Developer: CD Projekt Red
Release Date: 5/17/2011
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Action RPGs these days are real iffy due to the fact that they tend to feel too formulaic. They usually have good stories, but the graphics are horrible, the combat is clumsy, and the quest system is yawn-worthy. The Witcher 2 takes what was great from the first and makes it even better to form one of the greatest action RPGs of this generation.
You play, once again, as Geralt of Rivia, a Witcher, who got framed for assassinating King Demavend and must prove his innocence. The story is heavy in politics, but is also very deep and feels just like the novels. Triss Merrigold also returns with her beautiful red hair and all. You will also see other familiar faces such as Zoltan Chivay and Dandelion. The new faces are strong, likable, and memorable characters that you will grow to love or hate respectively throughout the course of this 20-30 hour game. Geralt himself is even stronger this time around with more problems than you can shake a stick at. You learn to respect him more and see just how much this poor man can take. CD Projekt really shows you the roots of both good and evil in humanity in such a realistic fashion, and that’s what really drives the characters home.
The combat in The Witcher 2 is better than the first game because gone are the timed sword swings and stances. You now just have light and heavy attacks, but can block, counter-attack (when you unlock the skill), and you still use the steel/silver sword combo. Steel is for people and silver is for monsters. The combat was very hard to do when the game first launched, but patches as of late have fixed this for multiple blocking, and faster responses. The combat isn’t great and is clumsy especially early on when you aren’t very strong and towards the end of the game. Combat will make you smash your monitor in frustration in the beginning because you have to learn to just hit once or twice, dodge, run around, hit another couple of times, rinse and repeat 50 times. Yeah, it’s one of those games in the beginning. After you level up enough you can cut down enemies in just a couple of swings and groups of 7-10 won’t really bother you.
Of course, you can equip better armor, weapons, and so forth, but The Witcher lets you do other things like equipping trophies that are found on bosses that increase stats, using sword enhancements such as oils, whetstones, runes, and armor enhancements (kind of like Monster Hunter?) This adds a lot of depth to the customization of your loadout which has endless possibilities. I think the biggest improvement is resource gathering and alchemy because it’s so simple and easy now. Just gather resources as you go and you can meditate and create potions that increase your vigor (for signs; more on that later), vitality (health), a potion that lets you see in the dark, damage increasing potions, etc. The only problem is you can’t drink them from the menu, but you have to use them before a fight. This is my biggest beef with the game because if you are low on health in a fight you’re screwed unless you took a Swallow potion beforehand. The premeditated potion drinking is a big flaw in the game, I think, but some hardcore RPG players may like this.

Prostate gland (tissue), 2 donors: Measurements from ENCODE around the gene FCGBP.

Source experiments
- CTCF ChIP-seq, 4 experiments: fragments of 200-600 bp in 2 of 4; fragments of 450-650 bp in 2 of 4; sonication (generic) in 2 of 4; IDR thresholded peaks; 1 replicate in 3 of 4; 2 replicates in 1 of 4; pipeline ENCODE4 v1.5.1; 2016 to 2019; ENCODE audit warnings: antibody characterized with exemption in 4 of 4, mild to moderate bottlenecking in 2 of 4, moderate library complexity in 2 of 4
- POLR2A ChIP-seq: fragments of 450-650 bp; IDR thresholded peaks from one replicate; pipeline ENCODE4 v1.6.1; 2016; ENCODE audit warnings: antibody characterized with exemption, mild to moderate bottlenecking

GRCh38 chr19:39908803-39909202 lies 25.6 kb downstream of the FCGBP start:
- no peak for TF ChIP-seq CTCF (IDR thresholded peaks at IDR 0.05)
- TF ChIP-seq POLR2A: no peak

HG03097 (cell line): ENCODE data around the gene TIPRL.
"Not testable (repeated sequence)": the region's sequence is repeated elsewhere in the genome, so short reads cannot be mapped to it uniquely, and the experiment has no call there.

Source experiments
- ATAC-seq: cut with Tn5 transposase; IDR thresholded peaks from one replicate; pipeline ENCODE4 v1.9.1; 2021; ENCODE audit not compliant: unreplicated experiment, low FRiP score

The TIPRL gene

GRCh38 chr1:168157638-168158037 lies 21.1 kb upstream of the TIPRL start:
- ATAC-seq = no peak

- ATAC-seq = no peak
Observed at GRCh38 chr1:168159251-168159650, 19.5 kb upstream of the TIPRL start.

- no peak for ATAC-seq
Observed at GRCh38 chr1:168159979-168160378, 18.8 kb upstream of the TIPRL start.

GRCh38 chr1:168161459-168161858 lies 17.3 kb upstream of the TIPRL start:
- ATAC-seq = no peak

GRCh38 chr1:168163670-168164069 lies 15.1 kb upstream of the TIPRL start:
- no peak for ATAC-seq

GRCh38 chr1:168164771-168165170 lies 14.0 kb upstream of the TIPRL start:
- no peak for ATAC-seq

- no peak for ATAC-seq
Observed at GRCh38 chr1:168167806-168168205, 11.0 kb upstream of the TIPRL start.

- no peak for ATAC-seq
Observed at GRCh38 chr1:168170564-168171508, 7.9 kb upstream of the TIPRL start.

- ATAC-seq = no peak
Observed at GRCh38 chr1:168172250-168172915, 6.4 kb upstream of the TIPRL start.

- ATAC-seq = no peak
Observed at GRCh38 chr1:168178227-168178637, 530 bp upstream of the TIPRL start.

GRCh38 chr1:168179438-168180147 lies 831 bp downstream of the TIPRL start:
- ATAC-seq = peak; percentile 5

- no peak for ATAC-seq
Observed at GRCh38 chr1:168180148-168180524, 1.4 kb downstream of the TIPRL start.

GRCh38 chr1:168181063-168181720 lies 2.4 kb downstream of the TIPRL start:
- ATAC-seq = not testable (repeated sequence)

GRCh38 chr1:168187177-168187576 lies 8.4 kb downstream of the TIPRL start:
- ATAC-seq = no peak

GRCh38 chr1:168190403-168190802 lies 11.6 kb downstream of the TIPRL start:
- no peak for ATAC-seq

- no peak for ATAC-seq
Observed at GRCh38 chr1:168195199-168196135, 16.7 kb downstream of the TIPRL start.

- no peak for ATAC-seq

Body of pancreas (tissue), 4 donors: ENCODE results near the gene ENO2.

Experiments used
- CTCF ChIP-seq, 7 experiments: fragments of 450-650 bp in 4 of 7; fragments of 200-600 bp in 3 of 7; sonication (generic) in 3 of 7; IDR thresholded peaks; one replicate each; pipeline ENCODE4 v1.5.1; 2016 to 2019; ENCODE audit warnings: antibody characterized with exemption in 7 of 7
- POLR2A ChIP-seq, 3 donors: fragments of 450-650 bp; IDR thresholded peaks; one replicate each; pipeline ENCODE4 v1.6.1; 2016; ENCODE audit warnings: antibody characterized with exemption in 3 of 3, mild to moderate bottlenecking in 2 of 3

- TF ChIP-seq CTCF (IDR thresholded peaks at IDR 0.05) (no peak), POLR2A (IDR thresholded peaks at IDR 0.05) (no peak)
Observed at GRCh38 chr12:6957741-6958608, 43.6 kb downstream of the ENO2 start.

The Witcher is also famous for its Signs use because Witchers can’t use magic like sorcerers or mages can. There are six different signs and they use chunks of vigor but recharge over time. These Signs are vital to winning in combat, especially against bosses, so learn to use these in tandem with sword combos and you can win even the toughest fights. One last thing you can use in combat is Places of Power which you find with your wolf medallion. Activate it and you may find, out in woods or wild places, signs of power that give you temporary stat boosts. These come in handy early in the game (especially in Flotsam) when you are at a low level.
The story also has moral decisions thrown in there that really change the outcome of the story. Of course, there are multiple playthroughs (but no new game+ sadly) so you can see what each decision will bring. There are a lot of plot holes in the story that aren’t filled until the very end during dialog which I found odd, so if you get confused just hang in there until the final moments of the game. Overall my biggest issue is the potion use, combat, and the huge difficulty spikes. The graphics are groundbreaking with gorgeous lighting, highly detailed textures, amazing landscapes, as well as varied environments with nice weather effects. The character models look superb, and the voice acting is top-notch. This game just shows that indie developers can make games look great. You do need a monster rig to run the game on high settings (especially with Ubersampling enabled you need probably dual GPUs and a high-end quad-core CPU). Other than that The Witcher 2 is amazing in every way and should not be missed by anyone.